New coalition moves to block US climate bill

18 August 2009 00:04  [Source: ICIS news]

WASHINGTON (ICIS news)--Energy producers, refiners and petrochemical trade groups on Monday joined more than 100 other national and local associations in a new campaign to block the US House-passed climate bill.

Under a coalition called Energy Citizens, the campaign will launch public rallies in as many as 19 cities across the country during the next three weeks in an effort to raise public and Senate opposition to the House climate bill.

The American Petroleum Institute (API), the Independent Petroleum Association of America (IPAA) and the National Petrochemical & Refiners Association (NPRA) are among two dozen national trade groups involved, joined by more than 80 regional or state associations.

API spokeswoman Cathy Landry said that the organizations involved in Energy Citizens and the rallies “are aligned on the idea that the nation needs to have affordable energy and concerns about the loss of American jobs”.

“These groups and associations are not opposed to climate legislation in general, but they are opposed to the Waxman-Markey bill as it now stands,” Landry said.

Landry was referring to HR-2454, the American Clean Energy and Security Act (ACES Act), which was approved by the US House on 27 June in a party-line vote.

The 1,200-page measure also is known as the Waxman-Markey bill for its two principal authors, Democrat representatives Henry Waxman of California and Edward Markey of Massachusetts.

As passed by the House, the ACES Act would cap US industrial and transportation emissions of CO2 and other greenhouse gases (GHG) and mandate annual reductions to 83% below 2005 levels by 2050. 

The bill also provides for the auction or distribution of emissions permits that industrial facilities could purchase and trade to cover excess amounts of GHG production they generate beyond the level of a baseline year assigned to each industrial sector.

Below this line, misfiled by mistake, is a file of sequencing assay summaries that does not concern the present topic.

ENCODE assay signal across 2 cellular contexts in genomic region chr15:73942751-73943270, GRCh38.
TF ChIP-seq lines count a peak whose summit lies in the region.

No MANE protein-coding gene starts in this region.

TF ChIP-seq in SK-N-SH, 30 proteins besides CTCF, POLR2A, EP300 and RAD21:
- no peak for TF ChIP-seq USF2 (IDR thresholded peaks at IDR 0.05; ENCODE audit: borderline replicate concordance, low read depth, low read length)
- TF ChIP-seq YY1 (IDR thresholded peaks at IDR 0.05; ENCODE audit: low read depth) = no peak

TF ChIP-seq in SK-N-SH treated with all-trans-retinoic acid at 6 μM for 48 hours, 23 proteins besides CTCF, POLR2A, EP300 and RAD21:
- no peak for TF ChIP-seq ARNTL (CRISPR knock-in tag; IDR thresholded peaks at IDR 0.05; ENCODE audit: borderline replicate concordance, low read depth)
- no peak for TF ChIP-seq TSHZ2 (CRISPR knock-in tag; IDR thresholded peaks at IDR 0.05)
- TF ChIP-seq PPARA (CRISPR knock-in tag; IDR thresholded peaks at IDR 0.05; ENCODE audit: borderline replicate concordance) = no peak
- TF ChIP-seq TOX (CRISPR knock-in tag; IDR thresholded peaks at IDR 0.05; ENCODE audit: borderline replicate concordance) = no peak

The legislation has long been opposed by most chemical companies and a broad array of other manufacturers and businesses who argue that the bill would impose a huge cost burden on the US economy without having any measureable impact on earth’s atmosphere or global warming.

Many in the US chemicals industry oppose the bill because it is expected to trigger a wide-scale shift among the nation’s electric utilities from coal to natural gas for power generation.  Such a major fuel change is expected to drive up the cost of natural gas, a principal feedstock for the petrochemical industry and downstream chemical makers.

“These groups don’t want a climate bill that will raise US energy costs, especially the cost of transportation fuels, to the point where it threatens the American economy and American jobs,” Landry said.

She said the rallies to be held in 19 cities over the next three weeks are designed to raise public comment to members of the US Senate during the congressional recess, which ends on 7 September.

The Senate has taken up the House-passed bill as its starting point for deliberation.

“These rallies are being held ahead of the end of the congressional recess in September, and we want to urge the Senate to get it right on climate change,” Landry said.

NPRA spokesman Bill Holbrook said his association has encouraged member companies and their employees to take part in the rallies.

“Employees of our member companies want their opinions known and they deserve that opportunity,” Holbrook said of the planned rallies.

In addition to the energy and petrochemical trade groups, the Energy Citizens coalition includes such major organizations as the US Chamber of Commerce and the National Association of Manufacturers (NAM), the American Farm Bureau Federation, American Trucking Associations and the National Taxpayers Union, among others.

Also involved are numerous local chambers of commerce and state associations representing agribusiness, senior citizens, building contractors, retail trade groups and ocean and solar resources interests.

Paul Hodges studies key influencers shaping the chemical industry in Chemicals and the Economy
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By: Joe Kamalick
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